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Thursday, January 15, 2015

Fear Itself

"I'm scared of only one thing: Fear itself. And spiders."_Phill Jupitus
  As a caretaker, you must be careful of the messages you give off in your quest to help your loved one. The conscious messages are simpler. But it's a sad fact that love and fears for safety can accidentally put your loved one (I don't want to keep using "loved one"; it feels very impersonal, but not nearly as impersonal as "The patient".)
in a bubble.

Some people are easily changed, very sensitive.
Some thrive on being a little terrified, such as when you were a child watching the Wizard of Oz. 
From flying monkeys to the Wicked Witch of the West, it's both an absolute delight and scary. That scary was part of the fun.

Nothing upsets me more than when something I'm sensitive about is harped on.
"That cop was watching you, behave" is a nasty, evil threat, even if your motivation is not nasty or evil. And, behaving can be a liability. If the "bad behavior" is a medical problem, I urge you to rethink your position on acceptable behavior.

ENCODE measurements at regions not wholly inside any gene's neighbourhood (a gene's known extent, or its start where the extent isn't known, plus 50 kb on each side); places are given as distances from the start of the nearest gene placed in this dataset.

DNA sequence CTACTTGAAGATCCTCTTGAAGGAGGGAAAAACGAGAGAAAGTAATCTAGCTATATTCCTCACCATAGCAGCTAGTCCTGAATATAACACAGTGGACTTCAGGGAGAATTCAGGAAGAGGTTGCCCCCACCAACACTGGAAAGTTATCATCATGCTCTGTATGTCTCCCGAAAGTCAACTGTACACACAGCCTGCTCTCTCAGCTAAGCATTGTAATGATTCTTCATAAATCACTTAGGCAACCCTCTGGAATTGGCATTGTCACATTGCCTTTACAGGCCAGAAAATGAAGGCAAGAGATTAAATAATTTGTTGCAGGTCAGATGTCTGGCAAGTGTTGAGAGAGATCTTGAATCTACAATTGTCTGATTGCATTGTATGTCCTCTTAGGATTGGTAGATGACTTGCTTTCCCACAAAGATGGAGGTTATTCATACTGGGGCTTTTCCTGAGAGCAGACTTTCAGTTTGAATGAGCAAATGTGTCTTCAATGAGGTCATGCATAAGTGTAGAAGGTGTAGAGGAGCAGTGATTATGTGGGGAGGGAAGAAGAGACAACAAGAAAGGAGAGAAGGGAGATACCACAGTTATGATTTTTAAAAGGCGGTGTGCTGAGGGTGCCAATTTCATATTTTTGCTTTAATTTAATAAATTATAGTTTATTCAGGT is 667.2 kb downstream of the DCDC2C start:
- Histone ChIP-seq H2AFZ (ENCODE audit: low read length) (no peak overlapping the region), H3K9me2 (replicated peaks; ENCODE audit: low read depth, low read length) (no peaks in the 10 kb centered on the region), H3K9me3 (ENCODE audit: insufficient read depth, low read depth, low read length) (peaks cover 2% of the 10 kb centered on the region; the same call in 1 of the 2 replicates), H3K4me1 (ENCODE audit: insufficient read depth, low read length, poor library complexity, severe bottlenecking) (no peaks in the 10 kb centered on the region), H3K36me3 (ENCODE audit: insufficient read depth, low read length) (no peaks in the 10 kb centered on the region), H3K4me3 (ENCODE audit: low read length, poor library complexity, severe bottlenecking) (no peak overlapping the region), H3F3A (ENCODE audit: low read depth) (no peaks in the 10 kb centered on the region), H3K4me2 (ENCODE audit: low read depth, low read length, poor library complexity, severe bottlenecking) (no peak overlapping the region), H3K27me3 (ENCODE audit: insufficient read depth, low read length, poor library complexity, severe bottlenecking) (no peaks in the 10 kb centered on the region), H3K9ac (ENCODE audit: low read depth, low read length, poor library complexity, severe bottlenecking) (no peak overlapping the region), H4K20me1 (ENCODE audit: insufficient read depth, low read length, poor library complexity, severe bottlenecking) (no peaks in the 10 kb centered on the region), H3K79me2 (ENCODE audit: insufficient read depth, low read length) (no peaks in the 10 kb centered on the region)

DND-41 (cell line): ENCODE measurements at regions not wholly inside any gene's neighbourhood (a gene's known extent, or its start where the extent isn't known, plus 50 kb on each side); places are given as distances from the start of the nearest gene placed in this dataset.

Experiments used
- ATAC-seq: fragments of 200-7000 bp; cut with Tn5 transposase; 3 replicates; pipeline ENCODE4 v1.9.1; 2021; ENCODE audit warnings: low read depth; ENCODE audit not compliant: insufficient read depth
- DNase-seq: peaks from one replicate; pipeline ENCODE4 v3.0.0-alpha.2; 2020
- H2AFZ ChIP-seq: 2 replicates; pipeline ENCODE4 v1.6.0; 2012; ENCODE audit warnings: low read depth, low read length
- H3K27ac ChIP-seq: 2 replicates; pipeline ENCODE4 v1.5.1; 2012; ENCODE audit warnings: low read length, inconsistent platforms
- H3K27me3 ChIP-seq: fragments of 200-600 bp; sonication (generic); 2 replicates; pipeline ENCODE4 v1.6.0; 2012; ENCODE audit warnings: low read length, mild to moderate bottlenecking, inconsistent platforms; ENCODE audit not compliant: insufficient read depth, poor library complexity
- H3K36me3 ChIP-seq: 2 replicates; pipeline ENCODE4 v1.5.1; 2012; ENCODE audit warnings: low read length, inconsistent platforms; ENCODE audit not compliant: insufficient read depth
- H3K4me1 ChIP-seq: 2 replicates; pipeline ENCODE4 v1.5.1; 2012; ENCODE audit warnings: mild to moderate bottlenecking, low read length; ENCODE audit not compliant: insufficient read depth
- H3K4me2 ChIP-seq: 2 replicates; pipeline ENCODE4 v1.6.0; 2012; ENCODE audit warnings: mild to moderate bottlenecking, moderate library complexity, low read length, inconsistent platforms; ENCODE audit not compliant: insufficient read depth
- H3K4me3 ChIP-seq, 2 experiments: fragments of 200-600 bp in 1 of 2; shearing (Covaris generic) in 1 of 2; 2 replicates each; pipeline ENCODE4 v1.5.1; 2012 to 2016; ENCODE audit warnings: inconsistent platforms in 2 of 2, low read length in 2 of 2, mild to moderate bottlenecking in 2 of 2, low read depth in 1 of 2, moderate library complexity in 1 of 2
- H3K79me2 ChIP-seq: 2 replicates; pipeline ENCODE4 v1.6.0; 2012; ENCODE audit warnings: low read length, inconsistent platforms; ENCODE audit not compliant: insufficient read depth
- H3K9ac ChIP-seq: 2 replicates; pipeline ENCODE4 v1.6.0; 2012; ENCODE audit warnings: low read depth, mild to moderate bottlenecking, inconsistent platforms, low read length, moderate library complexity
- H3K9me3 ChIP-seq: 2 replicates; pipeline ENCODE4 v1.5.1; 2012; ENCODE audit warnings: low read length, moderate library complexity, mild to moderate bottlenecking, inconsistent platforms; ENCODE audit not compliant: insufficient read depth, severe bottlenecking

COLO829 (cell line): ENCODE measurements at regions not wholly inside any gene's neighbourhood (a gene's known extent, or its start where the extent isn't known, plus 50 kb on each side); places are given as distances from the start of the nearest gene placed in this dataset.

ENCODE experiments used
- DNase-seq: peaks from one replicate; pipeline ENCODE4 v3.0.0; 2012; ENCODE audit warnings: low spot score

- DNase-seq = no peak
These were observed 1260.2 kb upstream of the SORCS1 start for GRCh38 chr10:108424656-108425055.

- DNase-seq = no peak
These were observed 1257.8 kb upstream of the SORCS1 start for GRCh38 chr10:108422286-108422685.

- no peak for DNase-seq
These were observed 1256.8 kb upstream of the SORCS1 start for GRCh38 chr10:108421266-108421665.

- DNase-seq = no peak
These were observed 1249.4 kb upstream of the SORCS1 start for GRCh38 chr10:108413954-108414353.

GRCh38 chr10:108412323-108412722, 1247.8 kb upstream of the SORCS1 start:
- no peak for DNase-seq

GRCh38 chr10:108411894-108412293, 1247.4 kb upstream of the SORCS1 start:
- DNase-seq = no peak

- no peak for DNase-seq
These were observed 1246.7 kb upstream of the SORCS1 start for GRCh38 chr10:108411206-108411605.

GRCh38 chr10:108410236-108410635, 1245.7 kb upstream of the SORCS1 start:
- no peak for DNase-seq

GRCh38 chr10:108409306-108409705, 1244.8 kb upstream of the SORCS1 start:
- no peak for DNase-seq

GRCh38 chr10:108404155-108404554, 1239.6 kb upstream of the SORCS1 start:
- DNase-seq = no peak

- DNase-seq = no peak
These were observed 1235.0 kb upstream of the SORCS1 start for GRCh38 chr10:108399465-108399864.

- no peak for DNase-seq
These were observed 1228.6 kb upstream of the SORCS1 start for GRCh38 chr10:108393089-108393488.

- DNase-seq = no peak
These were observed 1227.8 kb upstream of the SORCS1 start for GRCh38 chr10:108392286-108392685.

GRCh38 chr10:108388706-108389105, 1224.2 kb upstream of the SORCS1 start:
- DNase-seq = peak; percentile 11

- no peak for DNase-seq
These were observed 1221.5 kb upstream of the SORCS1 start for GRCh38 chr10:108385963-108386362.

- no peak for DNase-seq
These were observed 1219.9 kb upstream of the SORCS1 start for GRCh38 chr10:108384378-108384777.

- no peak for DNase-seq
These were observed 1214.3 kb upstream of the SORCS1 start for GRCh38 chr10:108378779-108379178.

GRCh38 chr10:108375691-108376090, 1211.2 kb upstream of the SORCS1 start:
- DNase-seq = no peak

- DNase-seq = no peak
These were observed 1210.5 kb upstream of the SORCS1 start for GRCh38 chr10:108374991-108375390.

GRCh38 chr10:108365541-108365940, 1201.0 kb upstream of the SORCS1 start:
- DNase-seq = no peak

It's imperative.
No, it isn't fun to lose track of things, to take a nice meandering stroll because the car is usually right there! To have people harping on that wandering, or standing in a public restroom in a daze with your pants half zipped is a weird thing to do and could have potential, dangerous legal consequences. Which is NOT, NOT, NOT, NOT, I reiterate... NOT... their fault. If they are incapable of controlling themselves, have injured themselves, you as a care giver are supposed to do something. Say it with me: "I am an advocate. I am here to help my friend/ family member. If they cannot speak, I must."
As for "They were staring!" 9/10 of the time, "Hey, did your parents teach you manners?!" can suffice. If someone is doing more than staring and adding to fear, "What are you looking at?" can be used. NOTE: I don't normally advocate being rude.
If you cannot get over your own prejudices, then you must make way for more appropriate caregivers.
Please go over action plans, codes, safety procedures. Understand that both of you will occasionally frustrate the other. But... you are there to make life that much easier to live. To thrive. To heal. You are not there to moralize.

In my humble opinion, the scariest phrase by far "Isn't that too difficult?"
Please: patients- its ok to say, "Screw you! YES, I can!"

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